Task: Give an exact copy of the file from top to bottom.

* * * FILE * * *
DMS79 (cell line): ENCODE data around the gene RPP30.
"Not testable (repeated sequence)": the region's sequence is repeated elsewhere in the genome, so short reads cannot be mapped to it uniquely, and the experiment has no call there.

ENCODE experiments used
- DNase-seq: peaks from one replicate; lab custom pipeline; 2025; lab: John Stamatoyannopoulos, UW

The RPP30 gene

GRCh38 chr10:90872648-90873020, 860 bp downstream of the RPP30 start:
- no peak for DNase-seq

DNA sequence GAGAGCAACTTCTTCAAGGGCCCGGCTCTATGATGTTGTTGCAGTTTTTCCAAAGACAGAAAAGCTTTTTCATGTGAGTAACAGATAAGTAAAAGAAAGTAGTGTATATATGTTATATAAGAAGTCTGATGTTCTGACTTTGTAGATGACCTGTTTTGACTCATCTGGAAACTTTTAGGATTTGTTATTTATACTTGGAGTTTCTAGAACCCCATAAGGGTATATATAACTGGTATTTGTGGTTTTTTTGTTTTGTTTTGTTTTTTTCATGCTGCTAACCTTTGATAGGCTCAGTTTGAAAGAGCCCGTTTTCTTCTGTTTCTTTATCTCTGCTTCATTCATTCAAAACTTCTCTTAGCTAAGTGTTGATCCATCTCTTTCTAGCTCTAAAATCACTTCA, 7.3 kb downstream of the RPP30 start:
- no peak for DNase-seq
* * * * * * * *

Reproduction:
DMS79 (cell line): ENCODE data around the gene RPP30.
"Not testable (repeated sequence)": the region's sequence is repeated elsewhere in the genome, so short reads cannot be mapped to it uniquely, and the experiment has no call there.

ENCODE experiments used
- DNase-seq: peaks from one replicate; lab custom pipeline; 2025; lab: John Stamatoyannopoulos, UW

The RPP30 gene

GRCh38 chr10:90872648-90873020, 860 bp downstream of the RPP30 start:
- no peak for DNase-seq

DNA sequence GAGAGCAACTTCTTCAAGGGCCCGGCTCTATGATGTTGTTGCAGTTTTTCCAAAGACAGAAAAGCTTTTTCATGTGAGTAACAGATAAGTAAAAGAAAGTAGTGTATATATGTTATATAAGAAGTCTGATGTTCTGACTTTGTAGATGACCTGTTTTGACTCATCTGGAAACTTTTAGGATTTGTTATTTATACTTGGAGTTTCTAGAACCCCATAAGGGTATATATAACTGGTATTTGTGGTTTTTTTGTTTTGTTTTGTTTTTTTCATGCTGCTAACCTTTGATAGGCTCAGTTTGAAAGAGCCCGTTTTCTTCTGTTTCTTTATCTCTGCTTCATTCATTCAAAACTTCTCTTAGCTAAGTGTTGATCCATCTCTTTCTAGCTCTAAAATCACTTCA, 7.3 kb downstream of the RPP30 start:
- no peak for DNase-seq